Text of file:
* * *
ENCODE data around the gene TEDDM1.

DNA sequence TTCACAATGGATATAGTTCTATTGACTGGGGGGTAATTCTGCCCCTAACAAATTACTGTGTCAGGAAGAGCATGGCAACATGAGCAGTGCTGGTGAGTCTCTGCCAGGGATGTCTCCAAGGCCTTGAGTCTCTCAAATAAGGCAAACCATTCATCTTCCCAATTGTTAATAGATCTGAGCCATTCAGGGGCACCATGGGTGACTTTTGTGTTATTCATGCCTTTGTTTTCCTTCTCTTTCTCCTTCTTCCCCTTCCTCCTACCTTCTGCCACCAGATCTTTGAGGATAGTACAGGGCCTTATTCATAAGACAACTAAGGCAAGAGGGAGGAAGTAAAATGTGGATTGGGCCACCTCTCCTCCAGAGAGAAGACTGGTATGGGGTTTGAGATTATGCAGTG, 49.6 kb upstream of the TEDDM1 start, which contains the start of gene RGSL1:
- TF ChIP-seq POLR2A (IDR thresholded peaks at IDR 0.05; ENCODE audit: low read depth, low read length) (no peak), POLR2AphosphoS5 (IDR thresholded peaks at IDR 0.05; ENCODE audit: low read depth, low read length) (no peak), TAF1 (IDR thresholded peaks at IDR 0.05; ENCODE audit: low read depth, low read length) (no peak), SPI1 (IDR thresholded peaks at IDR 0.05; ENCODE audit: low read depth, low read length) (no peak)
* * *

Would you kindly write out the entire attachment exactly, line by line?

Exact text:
ENCODE data around the gene TEDDM1.

DNA sequence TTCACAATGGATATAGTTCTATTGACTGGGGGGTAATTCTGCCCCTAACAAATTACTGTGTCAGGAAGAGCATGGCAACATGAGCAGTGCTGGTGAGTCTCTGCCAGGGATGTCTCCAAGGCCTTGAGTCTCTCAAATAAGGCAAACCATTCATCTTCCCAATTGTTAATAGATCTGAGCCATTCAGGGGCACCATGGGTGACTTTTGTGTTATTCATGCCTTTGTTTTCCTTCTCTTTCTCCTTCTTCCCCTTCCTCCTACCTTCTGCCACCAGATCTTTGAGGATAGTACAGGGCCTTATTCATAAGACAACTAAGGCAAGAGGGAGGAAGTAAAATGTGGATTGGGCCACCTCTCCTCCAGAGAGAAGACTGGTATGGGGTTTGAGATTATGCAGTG, 49.6 kb upstream of the TEDDM1 start, which contains the start of gene RGSL1:
- TF ChIP-seq POLR2A (IDR thresholded peaks at IDR 0.05; ENCODE audit: low read depth, low read length) (no peak), POLR2AphosphoS5 (IDR thresholded peaks at IDR 0.05; ENCODE audit: low read depth, low read length) (no peak), TAF1 (IDR thresholded peaks at IDR 0.05; ENCODE audit: low read depth, low read length) (no peak), SPI1 (IDR thresholded peaks at IDR 0.05; ENCODE audit: low read depth, low read length) (no peak)